“We enjoy the shade of a mighty oak tree because someone before us planted it.”
What is the Genome-Wide Association Study (GWAS)?
- A study of genetic variations associated with a specific disease like cholangiocarcinoma
- Involves two groups of participants: people with, and people without, the disease
- DNA from a small sample of blood is obtained from each participant
- Results help researchers to develop better strategies for prevention, screening, diagnosis and treatment
Our goal is to have 2,500 volunteers participate in the Genome-Wide Association Study (GWAS).
Your participation will help scientists to:
- Inspire progress and find new ways to prevent, detect, diagnose, and treat cholangiocarcinoma
- Discover important genetic risk factors for cholangiocarcinoma that may affect your family
Who can participate?
- Patients, caregivers, family, friends, co-workers, neighbors – men and women of any age
- You do NOT need to know someone with cholangiocarcinoma . . . we are looking for ALL volunteers!
How will you participate?
- Fill out a consent form and questionnaire
- Give a sample of blood
- Submit your Contact Information Form now. The Study Coordinator will follow-up within a few days.
- After you Submit your Contact Information Form, a Study Coordinator will contact you within a few days
- A kit with instructions will be mailed to you
- There is no charge to participate – any costs for drawing the blood will be reimbursed
- The blood sample can be drawn by your family doctor or anywhere in your community; you do not need to go to the Mayo Clinic or any of the other participating institutions
- GWAS participants are not required to provide urine or stool samples or any future blood samples
- Original signatures are required on the Consent Form (only pages 10, 11 & 13 need to be mailed back to the Study Coordinator)
- We will be very happy to answer ALL of your questions:
Mikayla Schmidt: Schmidt.Mikayla2@mayo.edu
Dr. Fowsiyo Ahmed: Ahmed.Fowsiyo@mayo.edu
- There is a critical need for cholangiocarcinoma research.
- Dear Cholangiocarcinoma Foundation Patient Community, I write today to ask for your help. Although this is thought to be a rare disease, cases of cholangiocarcinoma are rising in the US and worldwide. Scientists do not know what causes cholangiocarcinoma or how it can be treated effectively.
- Researchers are trying to find individuals who might have a high risk for developing cholangiocarcinoma so they can identify new ways to detect, diagnose, and treat it. Mayo Clinic is one of many institutions participating in a Genome-Wide Association Study (GWAS) for cholangiocarcinoma. We compare DNA from small samples of blood from two groups: people with the disease (you) and people without (your family members or friends).
- This helps us to identify important genetic risk factors for cholangiocarcinoma.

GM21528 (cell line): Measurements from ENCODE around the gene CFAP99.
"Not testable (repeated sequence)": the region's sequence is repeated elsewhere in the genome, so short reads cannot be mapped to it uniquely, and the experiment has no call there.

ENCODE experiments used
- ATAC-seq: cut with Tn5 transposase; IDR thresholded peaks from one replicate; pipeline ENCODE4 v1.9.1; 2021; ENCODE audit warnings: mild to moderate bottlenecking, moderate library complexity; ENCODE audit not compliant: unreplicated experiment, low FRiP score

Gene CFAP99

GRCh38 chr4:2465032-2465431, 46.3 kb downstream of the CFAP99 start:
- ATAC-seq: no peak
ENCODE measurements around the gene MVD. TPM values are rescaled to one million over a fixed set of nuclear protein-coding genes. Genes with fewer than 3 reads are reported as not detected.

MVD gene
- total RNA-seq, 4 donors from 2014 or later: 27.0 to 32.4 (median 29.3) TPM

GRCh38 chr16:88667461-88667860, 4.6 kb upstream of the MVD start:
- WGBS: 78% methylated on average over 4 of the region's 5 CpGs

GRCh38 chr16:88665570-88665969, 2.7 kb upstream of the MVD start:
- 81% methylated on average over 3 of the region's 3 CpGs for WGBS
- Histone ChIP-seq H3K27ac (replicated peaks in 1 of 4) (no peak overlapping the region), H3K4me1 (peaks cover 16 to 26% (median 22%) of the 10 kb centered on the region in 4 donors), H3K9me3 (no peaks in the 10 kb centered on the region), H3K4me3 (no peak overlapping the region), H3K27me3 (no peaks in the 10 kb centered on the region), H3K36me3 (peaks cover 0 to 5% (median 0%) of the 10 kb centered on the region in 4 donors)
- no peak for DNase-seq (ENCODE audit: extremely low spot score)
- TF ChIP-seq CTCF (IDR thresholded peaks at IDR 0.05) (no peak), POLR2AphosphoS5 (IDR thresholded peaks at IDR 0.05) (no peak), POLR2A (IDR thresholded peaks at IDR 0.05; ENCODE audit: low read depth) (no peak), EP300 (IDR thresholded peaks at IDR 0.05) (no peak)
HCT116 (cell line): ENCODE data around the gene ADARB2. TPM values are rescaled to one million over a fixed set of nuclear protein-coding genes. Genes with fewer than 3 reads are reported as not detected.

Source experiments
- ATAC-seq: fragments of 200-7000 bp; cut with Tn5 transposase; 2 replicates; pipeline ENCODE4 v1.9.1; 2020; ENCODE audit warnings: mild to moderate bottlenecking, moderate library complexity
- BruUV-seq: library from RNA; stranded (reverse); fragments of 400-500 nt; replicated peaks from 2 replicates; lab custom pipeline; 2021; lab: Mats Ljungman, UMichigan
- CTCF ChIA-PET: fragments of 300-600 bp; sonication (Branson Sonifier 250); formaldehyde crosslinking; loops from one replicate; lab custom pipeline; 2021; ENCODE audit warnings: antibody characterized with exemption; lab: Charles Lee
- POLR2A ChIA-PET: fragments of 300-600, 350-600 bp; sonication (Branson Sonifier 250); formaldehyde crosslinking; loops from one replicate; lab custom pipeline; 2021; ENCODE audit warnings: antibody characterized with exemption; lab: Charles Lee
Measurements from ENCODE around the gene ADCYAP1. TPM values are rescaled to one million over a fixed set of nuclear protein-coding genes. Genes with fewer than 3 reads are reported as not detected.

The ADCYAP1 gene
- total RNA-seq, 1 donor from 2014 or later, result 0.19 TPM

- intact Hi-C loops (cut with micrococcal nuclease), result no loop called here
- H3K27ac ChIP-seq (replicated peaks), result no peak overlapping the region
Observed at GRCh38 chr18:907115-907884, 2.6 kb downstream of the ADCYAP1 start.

- There is no cost to you and it is easy to participate by donating a small sample of blood and completing a medical history questionnaire.
- Lewis R. Roberts, M.B. Ch.B., Ph.D Mayo Clinic, Division of Gastroenterology and Hepatology
- Submit your Contact Information Form now.
- The Study Coordinator will follow up within a few days.
- Mayo Clinic Rochester (USA)
Dr. Lewis Roberts
- Oncóloga Médico-Instituto Nacional del Cáncer (Chile)
Dr. med. Bettinna Muller
- University of Manchester (U.K.)
Dr. Juan Valle
- The University of Hong Kong, Hong Kong, China
Dr. Thomas Yau
- Alberta Health Services (Canada)
Dr. Oliver Bathe
- University Mainz, University Medical Center of the Johannes Gutenberg (Germany)
Dr. Peter Galle and Dr. Arndt Weinmann
- Mayo Clinic Arizona (USA)
Dr. Mitesh Borad
- Universitätsklinikum des Saarlandes
Dr. Vincent Zimmer and Frank Lammert
- Massachusetts General Hospital
Dr. Andrew Zhu and Dr. Nabeel Bardeesy
- Imperial College (UK)
Dr. Shahid Khan
- Biodonostia Research Institute (Spain)
Dr. Jesus Banales
- University Health Network, Toronto, Canada
Dr. Sean Cleary
- Johns Hopkins, Baltimore, Maryland
Dr. Stephen Meltzer and Dr. Florin Selaru
- Mayo Clinic Florida (USA)
Dr. Tushar Patel
- MD Anderson Cancer Center (USA)
Dr. Manal Hassan
- University of California, San Francisco (USA)
Dr. Kate Kelly
- National Cancer Institute
Dr. Jill E. Koshiol
- Baylor College of Medicine
Dr. Prasun Kumar Jalal
- Harvard Cancer Center
Dr. Rebecca Miksad
- Mayo Clinic, Rochester, MN (Cancer Center and Pancreatic Cancer Research)
Dr. Gloria M. Petersen
- Liver Associates of Texas
- University of Rochester in Rochester, New York
Dr. Aram Hezel
- Karolinska Institutet at Karolinska University Hospital, Huddinge
Dr. Bengt Isaksson and Dr. Weimin Ye
- University of Puerto Rico, School of Medicine
Jose Rivera Esther A. Torres Dr. Irene Villami
- Loyola Medicine
Dr. Steve Scaglione
- University of Virginia
Dr. Osama Rahma
- University of San Diego, CA (UCSD)
Robert Gish Yuko Kono